I had an interesting phone call with my friend, Dianna Huff, yesterday. We were chatting about the importance of creating “Buyer Personas” to represent the kind of clients we’re trying to attract.
What’s a Buyer Persona?
It’s simply an imaginary character you create that represents – and closely as possible – your target prospects.
If you’re targeting dental clinics, for example, you might create a persona called “Debbie the New Dentist”. You’d get to know Debbie very well. You’d understand her needs and challenges. And exactly how your services can help her.
Having a clear and detailed Buyer Persona makes it easier to market your services. Easier to find and reach your prospects. Easier to figure out what to say when you do.
Say, for example, you’re a copywriter targeting marketing directors of mid-sized to large training firms. If you simply think “marketing directors” then your target market may seem like a blurry group of strangers. Who are they?
However, if you build a Buyer Persona – “Marg the Marketing Director” – then you humanize your prospects and can get to know them better.
So let’s take a look at Marg the Marketing Director. What do you imagine she would be looking for in a freelance copywriter?
Well, since she works for a thriving training firm, she’s probably very busy creating promotions to book training gigs and fill workshops. In fact, she’s probably under a lot of pressure to do so. On any given week she’s producing emails, direct mailers, program descriptions, one sheets and more – and those marketing materials have got to sell.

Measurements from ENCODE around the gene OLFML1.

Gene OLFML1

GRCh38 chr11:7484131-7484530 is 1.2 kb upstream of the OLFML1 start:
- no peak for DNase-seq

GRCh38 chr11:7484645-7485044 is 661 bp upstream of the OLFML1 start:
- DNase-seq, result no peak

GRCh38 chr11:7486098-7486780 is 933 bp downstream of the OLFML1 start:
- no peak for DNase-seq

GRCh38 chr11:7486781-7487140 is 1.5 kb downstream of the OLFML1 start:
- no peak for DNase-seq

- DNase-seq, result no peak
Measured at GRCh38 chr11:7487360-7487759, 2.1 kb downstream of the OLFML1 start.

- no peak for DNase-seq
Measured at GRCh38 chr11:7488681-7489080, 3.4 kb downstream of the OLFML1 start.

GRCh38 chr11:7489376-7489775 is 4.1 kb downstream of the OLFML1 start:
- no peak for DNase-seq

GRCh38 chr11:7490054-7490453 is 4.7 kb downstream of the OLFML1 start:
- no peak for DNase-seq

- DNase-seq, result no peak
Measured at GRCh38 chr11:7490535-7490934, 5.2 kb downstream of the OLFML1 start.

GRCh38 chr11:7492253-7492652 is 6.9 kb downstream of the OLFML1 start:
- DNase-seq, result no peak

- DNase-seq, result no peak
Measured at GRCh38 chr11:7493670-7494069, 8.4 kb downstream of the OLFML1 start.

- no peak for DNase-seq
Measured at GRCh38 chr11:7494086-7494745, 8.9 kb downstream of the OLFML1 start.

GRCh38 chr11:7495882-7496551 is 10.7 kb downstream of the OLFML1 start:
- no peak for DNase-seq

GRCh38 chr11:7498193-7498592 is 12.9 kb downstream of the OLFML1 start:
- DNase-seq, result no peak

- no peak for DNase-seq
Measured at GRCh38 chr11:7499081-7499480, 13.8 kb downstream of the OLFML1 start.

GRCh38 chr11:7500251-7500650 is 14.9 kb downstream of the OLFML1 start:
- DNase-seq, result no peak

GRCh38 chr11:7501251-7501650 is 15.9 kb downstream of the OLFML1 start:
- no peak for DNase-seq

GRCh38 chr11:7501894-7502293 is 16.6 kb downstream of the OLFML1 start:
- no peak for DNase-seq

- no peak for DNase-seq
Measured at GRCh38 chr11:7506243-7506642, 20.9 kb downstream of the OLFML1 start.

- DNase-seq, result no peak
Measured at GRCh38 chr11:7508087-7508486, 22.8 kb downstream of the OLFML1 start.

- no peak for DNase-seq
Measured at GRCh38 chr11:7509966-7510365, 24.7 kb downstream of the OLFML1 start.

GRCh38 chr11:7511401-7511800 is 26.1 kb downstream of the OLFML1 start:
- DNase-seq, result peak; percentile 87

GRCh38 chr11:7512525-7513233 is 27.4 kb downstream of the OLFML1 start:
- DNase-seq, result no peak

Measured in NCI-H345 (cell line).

When looking for a freelance copywriter, Marg probably wants someone who understands the training business (at least somewhat), can hit the ground running, and can write copy that sells a business audience.
Marg is also tired. It would be great to find a good copywriter, so she could finally make it home for dinner a couple of times a week!
So that’s a quick Buyer Persona of Marg the Marketing Director.
Can you see how creating such a persona would help make your marketing and prospecting more fine-tuned and effective? You wouldn’t be selling to a vague group of prospects. You would be selling to Marg. Everything you learn about her, and how she selects a copywriter, would be reflected in your website and marketing materials, as well as the conversations you have with prospects.
So take a look at the kind of prospect you’re targeting with your freelance services. Give that prospect a name. Then get to know that person really, really well.
He or she is going to be one of your best (albiet imaginary) friends!
By the way, after my chat with Dianna, I revisited the three types of prospects I target and updated the Buyer Personas for each. “Fred”, “Karen”, and “Wendy”. As a result, I’ve already come up with new ideas for approaching and connecting with them.